created by that plug-in protector. By earthing on safety
    ground wire, we have now induced transients on all other
    adjacent wires. What kind of protection is that?
    Ineffective.

    Same problem applies to the service entrance and single
    point earth ground. All earthing wires must be installed from
    each utility wire to earth ground separated from all other
    wires. Too many installers want to be neat. They make clean
    sharp bends and nylon ty-wrap all wires together. IOW they
    compromise the protection 'system'. Even sharp wire bends
    increase wire impedance. Earthing wires must be shorter (less
    than 3 meters), no splices (which wall receptacle safety
    ground wires violate), not inside metallic conduit, and
    separated from all other wires.

    Just more reasons why plug-in protectors are so
    ineffective. Therefore plug-in protectors avoid all
    discussion about earthing. They fear you might learn about
    the less than 3 meter necessity. So they avoid all discussion
    about earthing. They would even encourage the consumer to be
    confused about safety ground verse earth ground.

    Mike Tomlinson wrote:
    > In article <40EDDB94.2AC3F3A6@hotmail.com>, w_tom <w_tom1@hotmail.com> writes
    >> In the meantime, plug-in protectors are not effective,
    >> cost tens of times more money per protected appliance, and
    >> are typically undersized.No sense wasting good money on
    >> ineffective protectors that don't even claim to protect
    >> from the typically destructive transient. A protector is
    >> only as effective as its earth ground - which plug-in power
    >> strip and UPS manufacturers fear you might learn.
    >
    > And in Europe, the "earth ground" on mains wiring is good,
    > hence plug-in surge protectors do the job they were designed
    > to do, shunting the surge to earth.
    >
    > In the States, not all power outlets can be assumed to have
    > an earth connection, so plug-in surge protectors have to
    > shunt surges to the other phase line, which makes them vastl
    > less effective.
    >
    > --
    A. Bottom posters
    Q. What's the most annoying thing on Usenet because they
    complain too much and make their posts harder to read?
  36. Archived from groups: uk.comp.vendors,uk.comp.homebuilt,alt.comp.hardware,alt.comp.hardware.pc-homebuilt (More info?)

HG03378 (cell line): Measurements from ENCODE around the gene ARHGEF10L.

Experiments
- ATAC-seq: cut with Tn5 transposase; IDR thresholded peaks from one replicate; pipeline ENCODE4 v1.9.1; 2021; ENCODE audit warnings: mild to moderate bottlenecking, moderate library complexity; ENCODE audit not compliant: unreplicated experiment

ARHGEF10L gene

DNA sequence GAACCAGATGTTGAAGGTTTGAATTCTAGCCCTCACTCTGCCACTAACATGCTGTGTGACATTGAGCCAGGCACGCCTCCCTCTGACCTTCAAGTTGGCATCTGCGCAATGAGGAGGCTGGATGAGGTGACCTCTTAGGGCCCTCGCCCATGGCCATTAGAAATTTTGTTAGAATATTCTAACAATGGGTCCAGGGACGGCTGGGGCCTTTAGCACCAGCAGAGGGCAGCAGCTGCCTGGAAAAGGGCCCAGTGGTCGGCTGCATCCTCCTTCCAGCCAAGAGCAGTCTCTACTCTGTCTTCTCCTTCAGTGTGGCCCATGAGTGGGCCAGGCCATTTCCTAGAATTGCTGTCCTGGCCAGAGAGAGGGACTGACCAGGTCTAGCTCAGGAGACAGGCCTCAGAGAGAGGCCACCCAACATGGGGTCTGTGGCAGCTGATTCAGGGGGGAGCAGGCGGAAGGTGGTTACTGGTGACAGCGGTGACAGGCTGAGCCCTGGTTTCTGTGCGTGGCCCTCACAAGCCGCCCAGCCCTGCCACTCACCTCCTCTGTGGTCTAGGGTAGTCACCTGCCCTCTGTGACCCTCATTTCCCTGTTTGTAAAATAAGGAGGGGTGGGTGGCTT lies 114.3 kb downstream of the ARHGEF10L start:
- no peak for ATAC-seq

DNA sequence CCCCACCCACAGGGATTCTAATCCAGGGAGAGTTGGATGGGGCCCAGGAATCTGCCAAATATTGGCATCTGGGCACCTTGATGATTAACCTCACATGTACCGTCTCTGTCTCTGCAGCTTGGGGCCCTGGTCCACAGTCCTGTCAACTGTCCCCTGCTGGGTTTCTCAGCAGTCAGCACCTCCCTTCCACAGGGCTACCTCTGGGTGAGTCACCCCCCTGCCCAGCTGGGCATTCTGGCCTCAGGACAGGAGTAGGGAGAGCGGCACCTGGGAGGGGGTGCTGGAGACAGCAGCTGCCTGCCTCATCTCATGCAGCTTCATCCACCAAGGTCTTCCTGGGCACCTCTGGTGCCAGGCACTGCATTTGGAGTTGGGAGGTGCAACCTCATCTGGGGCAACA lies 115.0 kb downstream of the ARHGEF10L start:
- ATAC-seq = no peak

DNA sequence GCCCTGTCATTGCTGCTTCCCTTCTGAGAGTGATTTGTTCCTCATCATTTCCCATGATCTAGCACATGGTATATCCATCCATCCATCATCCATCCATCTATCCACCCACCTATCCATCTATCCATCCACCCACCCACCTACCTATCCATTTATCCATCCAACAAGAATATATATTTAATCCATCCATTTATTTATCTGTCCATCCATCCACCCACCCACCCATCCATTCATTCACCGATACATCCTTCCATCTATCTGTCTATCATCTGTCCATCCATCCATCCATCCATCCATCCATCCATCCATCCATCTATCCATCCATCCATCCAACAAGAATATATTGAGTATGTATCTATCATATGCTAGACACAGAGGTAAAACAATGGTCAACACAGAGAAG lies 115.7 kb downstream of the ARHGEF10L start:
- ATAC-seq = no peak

In article <9520E94266B391F3A2@130.133.1.4>, Lem <lem@mail.com> writes

    >
    >See this posting to a second thread started with the same posting
    >as this one. news:40EDC0A0.31DADBE8@hotmail.com

    It was posted by an idiot with a bee in his bonnet about "whole house
    surge protection", a superficial understanding of his subject, who only
    ever posts to threads like this one, and who goes remarkably quiet when
    challenged to substantiate his claims or to provide technical detail. A
    google.groups search for w_tom in various uk.* groups will provide much
    entertainment.

    Said idiot is American and refuses to acknowledge that UK/European
    wiring, because of its superior earthing system, is not as prone to
    surges as American installations. In short, ignore.

    --
    A. Top posters.
    Q. What's the most annoying thing on Usenet?
  37. Archived from groups: uk.comp.homebuilt,alt.comp.hardware,alt.comp.hardware.pc-homebuilt,uk.comp.vendors (More info?)

    On 9 Jul 2004 06:46:06 GMT, "Bob Eager" <rde42@spamcop.net> wrote:

    -On Thu, 8 Jul 2004 23:16:17 UTC, "AK" <false@xxx.com> wrote:
    -
    -> My house (in England) was struck by lightening
    -
    -Did it change colour - say from beige to white? :-)

    I hear the whoosh of passing thuneder.

    Thanks for the chuckle, Bob.


    -Rob
    robatwork at mail dot com
  38. Archived from groups: uk.comp.vendors,uk.comp.homebuilt,alt.comp.hardware,alt.comp.hardware.pc-homebuilt (More info?)

    In article <40EDDB94.2AC3F3A6@hotmail.com>, w_tom <w_tom1@hotmail.com>
    writes

    [drivelectomy]

    >typically undersized. No sense wasting good money on
    >ineffective protectors that don't even claim to protect from
    >the typically destructive transient. A protector is only as
    >effective as its earth ground - which plug-in power strip and
    >UPS manufacturers fear you might learn.

    And in Europe, the "earth ground" on mains wiring is good, hence plug-in
    surge protectors do the job they were designed to do, shunting the surge
    to earth.

    In the States, not all power outlets can be assumed to have an earth
    connection, so plug-in surge protectors have to shunt surges to the
    other phase line, which makes them vastly less effective.

    --
    A. Top posters.
    Q. What's the most annoying thing on Usenet?
  39. Archived from groups: uk.comp.vendors,uk.comp.homebuilt,alt.comp.hardware,alt.comp.hardware.pc-homebuilt (More info?)

    Mike Tomlinson wrote:

    > In article <40EDDB94.2AC3F3A6@hotmail.com>, w_tom <w_tom1@hotmail.com>
    > writes
    >
    > [drivelectomy]
    >
    >
    >>typically undersized. No sense wasting good money on